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The Apple iPhone redefined a mobile device, bringing HTML, e-mail, and apps to smartphones. But after 18 months, the iPhone faces its first real competitors. Apple’s issues with its 2.x software update, developer complaints over its highly controlled environment, and so-so enterprise support all give the competition an opening.
All the mobile 2.0 competitors support 3G networks, touch interfaces, accelerometers, and location detection services.
The verdict: Although the Google Android platform falls a a bit short, the BlackBerry Storm is right on Apple’s heels.
iPhone 3G: The mobile 2.0 standard under threat. Apple’s iPhone essentially reinvented handhelds from crude, proprietary systems to a sophisticated platform that made much of the desktop experience work in a handheld context. And it’s a cool device, to boot. Pros: Native Exchange e-mail and calendar (third-party Lotus Notes client available); intuitive gesture-based touch interface; VPN; strong HTML support; Wi-Fi support; built-in RSS reader; iTunes sync.
Cons: Requires iTunes to sync data; no cut and paste; only one app can run at a time; proprietary development system; proprietary apps distribution; poor security features; latest OS is sluggish and less stable.
HTC G1 (Android): The first real iPhone challenger
Google’s Android mobile OS appears to be the first real challenge to the iPhone, providing an open platform for users and developers, along with much iPhone-like sophistication. The first device, the T-Mobile G1 from HTC, is expected to ship on Oct. 23. Pros: Physical keyboard; PDF, Word, and Excel file viewing; cut and paste across apps; multiple simultaneous app execution; strong HTML support; open source dev platform; built-in RSS reader.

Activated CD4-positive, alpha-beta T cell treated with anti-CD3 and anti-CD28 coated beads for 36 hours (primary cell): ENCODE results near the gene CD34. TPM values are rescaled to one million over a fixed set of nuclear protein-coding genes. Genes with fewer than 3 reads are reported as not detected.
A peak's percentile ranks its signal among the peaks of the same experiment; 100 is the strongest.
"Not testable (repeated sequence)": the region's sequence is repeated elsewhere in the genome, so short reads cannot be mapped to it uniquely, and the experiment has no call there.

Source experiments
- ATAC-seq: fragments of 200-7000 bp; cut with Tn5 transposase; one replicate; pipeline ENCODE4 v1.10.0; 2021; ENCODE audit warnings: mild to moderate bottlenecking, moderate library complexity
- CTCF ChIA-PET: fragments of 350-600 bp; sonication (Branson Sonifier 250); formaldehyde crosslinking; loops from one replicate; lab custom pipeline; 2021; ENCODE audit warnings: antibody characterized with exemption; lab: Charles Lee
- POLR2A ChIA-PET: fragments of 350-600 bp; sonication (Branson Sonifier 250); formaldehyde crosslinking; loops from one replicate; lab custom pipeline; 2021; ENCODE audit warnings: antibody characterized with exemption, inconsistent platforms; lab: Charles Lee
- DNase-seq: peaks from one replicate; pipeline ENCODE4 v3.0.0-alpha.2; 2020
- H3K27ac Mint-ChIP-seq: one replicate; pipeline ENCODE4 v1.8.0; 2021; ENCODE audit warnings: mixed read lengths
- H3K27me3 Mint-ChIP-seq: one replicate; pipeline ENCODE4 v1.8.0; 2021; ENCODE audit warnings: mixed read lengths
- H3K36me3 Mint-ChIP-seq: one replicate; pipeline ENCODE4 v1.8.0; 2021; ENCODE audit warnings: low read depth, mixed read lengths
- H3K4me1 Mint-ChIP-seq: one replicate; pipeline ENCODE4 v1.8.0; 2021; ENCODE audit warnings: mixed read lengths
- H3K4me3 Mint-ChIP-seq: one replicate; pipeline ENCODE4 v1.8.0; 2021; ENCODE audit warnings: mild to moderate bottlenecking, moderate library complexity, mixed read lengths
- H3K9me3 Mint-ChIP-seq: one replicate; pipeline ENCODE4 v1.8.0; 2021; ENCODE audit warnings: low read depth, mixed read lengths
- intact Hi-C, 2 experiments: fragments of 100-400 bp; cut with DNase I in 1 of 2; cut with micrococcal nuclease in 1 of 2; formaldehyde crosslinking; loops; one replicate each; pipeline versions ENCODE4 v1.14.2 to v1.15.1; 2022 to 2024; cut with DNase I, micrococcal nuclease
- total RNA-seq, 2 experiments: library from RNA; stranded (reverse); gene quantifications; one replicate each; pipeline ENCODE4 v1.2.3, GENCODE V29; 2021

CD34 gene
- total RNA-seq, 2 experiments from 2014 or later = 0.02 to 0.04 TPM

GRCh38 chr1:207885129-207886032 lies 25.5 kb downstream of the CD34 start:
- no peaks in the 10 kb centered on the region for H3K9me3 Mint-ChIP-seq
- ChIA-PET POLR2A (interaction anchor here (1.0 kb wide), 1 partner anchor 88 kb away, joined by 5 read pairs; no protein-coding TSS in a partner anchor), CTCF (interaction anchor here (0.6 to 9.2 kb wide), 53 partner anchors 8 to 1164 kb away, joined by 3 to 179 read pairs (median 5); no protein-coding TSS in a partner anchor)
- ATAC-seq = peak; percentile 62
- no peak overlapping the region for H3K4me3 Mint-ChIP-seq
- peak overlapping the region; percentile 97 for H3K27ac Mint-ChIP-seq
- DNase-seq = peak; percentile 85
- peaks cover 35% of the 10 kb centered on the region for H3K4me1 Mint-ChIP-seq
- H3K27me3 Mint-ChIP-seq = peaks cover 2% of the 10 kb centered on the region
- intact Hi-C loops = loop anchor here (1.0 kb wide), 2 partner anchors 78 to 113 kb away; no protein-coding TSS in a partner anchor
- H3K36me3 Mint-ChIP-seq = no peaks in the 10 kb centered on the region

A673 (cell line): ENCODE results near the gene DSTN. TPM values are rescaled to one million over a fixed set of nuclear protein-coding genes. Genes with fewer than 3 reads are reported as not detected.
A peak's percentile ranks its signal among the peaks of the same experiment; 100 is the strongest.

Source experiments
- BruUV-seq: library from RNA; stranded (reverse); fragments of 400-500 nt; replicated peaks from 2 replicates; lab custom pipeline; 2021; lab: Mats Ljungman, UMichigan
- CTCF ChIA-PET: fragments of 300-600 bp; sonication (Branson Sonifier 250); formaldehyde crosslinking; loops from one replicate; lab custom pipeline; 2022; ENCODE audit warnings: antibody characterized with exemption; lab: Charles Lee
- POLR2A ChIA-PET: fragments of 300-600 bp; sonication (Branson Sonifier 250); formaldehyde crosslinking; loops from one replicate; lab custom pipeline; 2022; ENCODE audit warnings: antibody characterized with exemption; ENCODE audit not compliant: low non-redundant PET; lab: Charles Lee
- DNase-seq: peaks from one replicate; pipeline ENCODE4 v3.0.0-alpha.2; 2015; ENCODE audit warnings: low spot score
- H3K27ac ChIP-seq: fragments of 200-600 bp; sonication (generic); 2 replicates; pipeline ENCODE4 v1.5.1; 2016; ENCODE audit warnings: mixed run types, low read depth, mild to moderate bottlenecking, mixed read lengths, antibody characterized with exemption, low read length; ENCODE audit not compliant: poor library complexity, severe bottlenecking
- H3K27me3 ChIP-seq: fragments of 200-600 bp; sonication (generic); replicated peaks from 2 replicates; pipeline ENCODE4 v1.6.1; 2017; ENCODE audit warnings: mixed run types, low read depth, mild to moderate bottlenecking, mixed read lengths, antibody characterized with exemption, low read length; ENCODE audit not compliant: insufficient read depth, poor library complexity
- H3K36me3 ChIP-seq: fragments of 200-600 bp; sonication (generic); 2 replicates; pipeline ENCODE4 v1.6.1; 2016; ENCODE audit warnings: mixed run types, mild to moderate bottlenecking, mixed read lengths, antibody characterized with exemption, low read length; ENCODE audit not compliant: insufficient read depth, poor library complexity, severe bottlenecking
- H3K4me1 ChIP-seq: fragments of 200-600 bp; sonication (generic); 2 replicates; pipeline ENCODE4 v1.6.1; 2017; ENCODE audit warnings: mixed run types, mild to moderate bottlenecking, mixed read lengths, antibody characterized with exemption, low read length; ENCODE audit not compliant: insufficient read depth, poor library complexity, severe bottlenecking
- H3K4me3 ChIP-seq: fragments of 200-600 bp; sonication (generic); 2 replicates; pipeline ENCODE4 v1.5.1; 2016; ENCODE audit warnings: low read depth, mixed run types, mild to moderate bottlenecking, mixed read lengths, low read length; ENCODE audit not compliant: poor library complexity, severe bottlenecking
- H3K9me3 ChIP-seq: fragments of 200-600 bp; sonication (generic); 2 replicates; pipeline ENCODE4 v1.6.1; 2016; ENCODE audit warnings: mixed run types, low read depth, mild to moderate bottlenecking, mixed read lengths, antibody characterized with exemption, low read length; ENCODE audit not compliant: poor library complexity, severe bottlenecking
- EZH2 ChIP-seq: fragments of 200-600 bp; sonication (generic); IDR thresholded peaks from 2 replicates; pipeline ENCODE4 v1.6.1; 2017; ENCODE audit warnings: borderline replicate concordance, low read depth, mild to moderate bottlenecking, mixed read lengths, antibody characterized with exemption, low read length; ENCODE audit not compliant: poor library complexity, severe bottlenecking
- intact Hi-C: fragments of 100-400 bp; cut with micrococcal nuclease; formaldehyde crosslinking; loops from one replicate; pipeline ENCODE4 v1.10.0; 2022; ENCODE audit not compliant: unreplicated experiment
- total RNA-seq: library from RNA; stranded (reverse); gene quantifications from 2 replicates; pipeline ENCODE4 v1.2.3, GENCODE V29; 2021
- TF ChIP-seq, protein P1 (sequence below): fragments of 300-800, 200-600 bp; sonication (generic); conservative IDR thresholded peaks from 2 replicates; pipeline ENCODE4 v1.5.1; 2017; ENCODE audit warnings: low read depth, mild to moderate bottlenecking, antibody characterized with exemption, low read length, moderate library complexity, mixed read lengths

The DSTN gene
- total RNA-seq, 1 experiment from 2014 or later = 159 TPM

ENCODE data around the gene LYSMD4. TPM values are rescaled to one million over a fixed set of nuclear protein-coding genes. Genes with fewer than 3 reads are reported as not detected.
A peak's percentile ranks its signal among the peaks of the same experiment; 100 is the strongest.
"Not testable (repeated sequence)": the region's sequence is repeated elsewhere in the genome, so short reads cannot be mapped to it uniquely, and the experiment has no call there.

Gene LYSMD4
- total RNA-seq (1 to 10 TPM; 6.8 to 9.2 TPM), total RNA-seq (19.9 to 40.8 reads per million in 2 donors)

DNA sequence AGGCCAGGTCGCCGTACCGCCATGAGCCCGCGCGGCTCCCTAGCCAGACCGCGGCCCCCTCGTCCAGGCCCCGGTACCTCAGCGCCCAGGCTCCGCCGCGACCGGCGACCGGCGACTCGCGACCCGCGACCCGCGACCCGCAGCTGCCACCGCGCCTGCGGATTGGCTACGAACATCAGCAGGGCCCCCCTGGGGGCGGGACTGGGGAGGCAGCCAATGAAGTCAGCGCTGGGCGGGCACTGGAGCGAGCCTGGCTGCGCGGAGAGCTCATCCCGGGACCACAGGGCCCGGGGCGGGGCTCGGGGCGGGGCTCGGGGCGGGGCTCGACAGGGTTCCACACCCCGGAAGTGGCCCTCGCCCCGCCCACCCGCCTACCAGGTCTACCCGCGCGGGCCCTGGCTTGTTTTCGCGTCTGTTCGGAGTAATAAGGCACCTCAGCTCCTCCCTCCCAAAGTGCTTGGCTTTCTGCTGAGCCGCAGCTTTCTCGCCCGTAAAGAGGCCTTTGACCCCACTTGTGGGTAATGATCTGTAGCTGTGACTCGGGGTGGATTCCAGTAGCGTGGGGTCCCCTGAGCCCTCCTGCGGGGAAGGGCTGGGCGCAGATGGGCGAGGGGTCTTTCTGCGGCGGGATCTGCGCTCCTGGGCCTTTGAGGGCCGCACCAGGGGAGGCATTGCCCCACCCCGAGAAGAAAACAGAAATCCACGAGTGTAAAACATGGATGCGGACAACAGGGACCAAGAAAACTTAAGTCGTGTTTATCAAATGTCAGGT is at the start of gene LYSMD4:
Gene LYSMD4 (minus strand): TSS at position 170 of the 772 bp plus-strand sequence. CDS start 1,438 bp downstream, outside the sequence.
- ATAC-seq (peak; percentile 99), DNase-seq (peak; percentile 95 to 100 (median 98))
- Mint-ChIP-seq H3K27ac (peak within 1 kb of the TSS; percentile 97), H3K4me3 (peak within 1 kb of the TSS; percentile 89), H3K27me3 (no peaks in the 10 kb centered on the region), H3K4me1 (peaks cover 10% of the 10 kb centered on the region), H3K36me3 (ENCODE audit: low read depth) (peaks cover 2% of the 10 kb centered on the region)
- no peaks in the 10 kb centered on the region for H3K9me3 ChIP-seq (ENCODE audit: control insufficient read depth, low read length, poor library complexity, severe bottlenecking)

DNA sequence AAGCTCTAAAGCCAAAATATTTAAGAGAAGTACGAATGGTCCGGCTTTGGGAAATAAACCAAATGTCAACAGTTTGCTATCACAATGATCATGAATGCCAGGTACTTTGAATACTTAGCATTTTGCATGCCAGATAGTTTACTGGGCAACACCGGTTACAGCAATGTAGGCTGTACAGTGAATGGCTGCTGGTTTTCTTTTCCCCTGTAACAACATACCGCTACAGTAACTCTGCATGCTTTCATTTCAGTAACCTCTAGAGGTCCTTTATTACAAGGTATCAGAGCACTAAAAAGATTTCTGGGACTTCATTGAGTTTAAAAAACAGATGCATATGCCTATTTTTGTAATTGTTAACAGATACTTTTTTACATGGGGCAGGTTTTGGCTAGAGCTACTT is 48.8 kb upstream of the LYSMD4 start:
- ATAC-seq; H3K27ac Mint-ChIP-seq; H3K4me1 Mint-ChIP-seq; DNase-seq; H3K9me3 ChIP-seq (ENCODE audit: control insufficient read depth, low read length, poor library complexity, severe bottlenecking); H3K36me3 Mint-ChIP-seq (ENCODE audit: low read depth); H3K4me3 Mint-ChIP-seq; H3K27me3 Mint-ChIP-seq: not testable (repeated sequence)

Cons: Supports only Gmail; syncs only to Google’s hosted apps (no desktop syncing); limited file support; initially low number of apps; no support for iTunes libraries.
BlackBerry Storm: The new business standard?
RIM’s BlackBerry is the gold standard for enterprise mobile connectivity, but its Web capabilities are primitive. The Storm, released on Nov. 22, marries the best of the BlackBerry with some of the iPhone’s advancements.
Pros: Enterprise e-mail and calendar sync (supports Exchange, Notes, and GroupWise); highly secure; strong HTML support; cut and paste (though it’s tricky to use); Word, Excel, PowerPoint, and PDF file viewing.
Cons: No Wi-Fi support; current users may miss physical keyboard; typing is slow on tactile touchscreen; no multitouch zoom; very few third-party apps at launch; no iTunes sync; no built-in RSS reader.
Palm OS: Is there any life left in this pioneer?
Essentially inventing the PDA, Palm was an early smartphone pioneer as well. It has suffered years of mismanagement, but Palm continues to offer Treo smartphones with mobile 2.0 capabilities.
Pros: Supports Microsoft Exchange (third-party support for Lotus Notes and Novell GroupWise also available); supports most Web page capabilities; physical keyboard; can view and edit Word and Excel files (and view PowerPoint and PDF files).
Cons: Smallish screen; poor Macintosh support; no Wi-Fi support; limited selection of third-party apps; no built-in RSS reader; awkward Windows-only support for iTunes libraries (via MP3 file transfer on SD cards).
Windows Mobile: A consistently uneven platform.
Windows Mobile’s many incarnations have been widely panned for cramming a desktop UI into a small screen, making it hard to use. The various screen sizes and included components across manufacturers hinder app and IT support. Yet another version is rumored for release in early 2009.
Pros: Native Microsoft Exchange support (third-party Lotus Notes and Novell GroupWise clients available); Microsoft Office file viewing and editing; wide selection of apps available for some industries; good security; Wi-Fi support.
Cons: Difficult, inconsistent UI; supports only a subset of HTML; iTunes sync requires third-party apps; poor Macintosh compatibility.